What might the world look like today if not for all the work done by you and the committees you worked on? How have standards mattered in these areas?

The best example I can think of where non-standardization exists is printer cartridges. They drive me crazy. Think about your printer, and how you have to go and look through a hundred packages and determine which number yours is. Just think if electrical outlets were like that. Imagine if you were buying an appliance, and it had to have a certain outlet for you to be able to plug it in. All of these things that we take for granted that are standardized, and the outlet is certainly one of them; without those standards, it would be chaotic, it would be anarchic, it would be like a hundred years ago when things just didn’t work as well as they do now.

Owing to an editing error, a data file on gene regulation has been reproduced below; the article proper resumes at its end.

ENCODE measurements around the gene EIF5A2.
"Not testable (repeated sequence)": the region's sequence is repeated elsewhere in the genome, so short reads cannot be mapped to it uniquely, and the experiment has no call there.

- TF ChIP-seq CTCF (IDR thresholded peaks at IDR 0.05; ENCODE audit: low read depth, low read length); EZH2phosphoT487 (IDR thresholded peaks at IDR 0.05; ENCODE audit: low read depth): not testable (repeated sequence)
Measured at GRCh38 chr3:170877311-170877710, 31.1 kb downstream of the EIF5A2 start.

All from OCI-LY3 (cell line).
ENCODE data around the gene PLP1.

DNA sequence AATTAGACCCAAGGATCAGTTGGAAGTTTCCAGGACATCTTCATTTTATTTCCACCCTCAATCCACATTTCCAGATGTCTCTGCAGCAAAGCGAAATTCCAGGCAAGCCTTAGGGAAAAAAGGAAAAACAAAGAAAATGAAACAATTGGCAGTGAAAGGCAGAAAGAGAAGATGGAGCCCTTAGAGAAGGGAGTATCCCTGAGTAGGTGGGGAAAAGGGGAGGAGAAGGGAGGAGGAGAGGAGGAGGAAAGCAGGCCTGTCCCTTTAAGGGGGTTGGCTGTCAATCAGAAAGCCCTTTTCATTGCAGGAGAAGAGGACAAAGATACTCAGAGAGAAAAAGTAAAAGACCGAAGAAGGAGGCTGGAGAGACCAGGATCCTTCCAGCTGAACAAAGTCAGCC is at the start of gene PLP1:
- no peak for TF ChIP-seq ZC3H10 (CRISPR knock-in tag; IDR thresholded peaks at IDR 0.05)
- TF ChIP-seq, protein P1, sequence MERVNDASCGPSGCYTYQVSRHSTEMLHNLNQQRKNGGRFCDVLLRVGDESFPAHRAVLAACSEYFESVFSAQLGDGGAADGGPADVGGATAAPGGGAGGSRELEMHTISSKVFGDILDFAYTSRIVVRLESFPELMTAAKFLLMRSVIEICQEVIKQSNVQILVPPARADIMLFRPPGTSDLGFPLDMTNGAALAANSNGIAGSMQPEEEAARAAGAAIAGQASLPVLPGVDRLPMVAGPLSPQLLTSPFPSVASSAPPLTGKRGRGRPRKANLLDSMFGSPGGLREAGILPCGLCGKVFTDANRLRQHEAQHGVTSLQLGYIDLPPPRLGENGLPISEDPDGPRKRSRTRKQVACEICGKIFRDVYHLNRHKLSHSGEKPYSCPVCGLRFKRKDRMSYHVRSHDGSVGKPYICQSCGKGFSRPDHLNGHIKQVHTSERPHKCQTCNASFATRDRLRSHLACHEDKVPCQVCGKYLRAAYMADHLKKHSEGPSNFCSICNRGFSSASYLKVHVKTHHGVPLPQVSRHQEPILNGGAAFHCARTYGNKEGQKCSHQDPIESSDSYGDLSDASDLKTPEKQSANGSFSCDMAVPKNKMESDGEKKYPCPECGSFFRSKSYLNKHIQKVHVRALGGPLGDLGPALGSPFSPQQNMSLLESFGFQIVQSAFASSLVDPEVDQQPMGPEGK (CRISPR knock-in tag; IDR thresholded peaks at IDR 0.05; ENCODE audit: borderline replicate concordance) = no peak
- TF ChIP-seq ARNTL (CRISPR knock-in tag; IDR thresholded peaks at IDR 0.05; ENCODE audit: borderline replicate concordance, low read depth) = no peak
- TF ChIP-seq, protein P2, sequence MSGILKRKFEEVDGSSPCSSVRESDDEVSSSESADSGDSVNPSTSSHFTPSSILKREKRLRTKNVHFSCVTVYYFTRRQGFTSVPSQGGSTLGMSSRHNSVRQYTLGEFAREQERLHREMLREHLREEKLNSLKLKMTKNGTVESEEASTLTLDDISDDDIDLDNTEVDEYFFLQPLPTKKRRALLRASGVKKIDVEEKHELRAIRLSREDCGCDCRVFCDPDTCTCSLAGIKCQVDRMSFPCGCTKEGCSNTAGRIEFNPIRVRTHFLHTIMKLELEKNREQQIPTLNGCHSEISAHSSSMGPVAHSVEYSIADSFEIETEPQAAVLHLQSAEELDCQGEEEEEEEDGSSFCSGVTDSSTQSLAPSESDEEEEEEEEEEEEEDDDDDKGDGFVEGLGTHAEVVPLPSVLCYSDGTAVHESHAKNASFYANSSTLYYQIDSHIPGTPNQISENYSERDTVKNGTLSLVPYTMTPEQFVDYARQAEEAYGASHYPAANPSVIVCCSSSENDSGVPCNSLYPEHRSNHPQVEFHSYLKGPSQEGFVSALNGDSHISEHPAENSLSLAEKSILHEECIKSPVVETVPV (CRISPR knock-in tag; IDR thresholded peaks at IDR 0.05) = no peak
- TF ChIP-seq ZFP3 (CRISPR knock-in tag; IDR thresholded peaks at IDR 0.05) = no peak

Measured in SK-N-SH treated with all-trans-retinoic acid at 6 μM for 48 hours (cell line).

This article was first published by the Standards Council of Canada; www.scc.ca/en/news-events/features/2017/chatting-with-a-standards-maker-canadas-alice-sturgeon.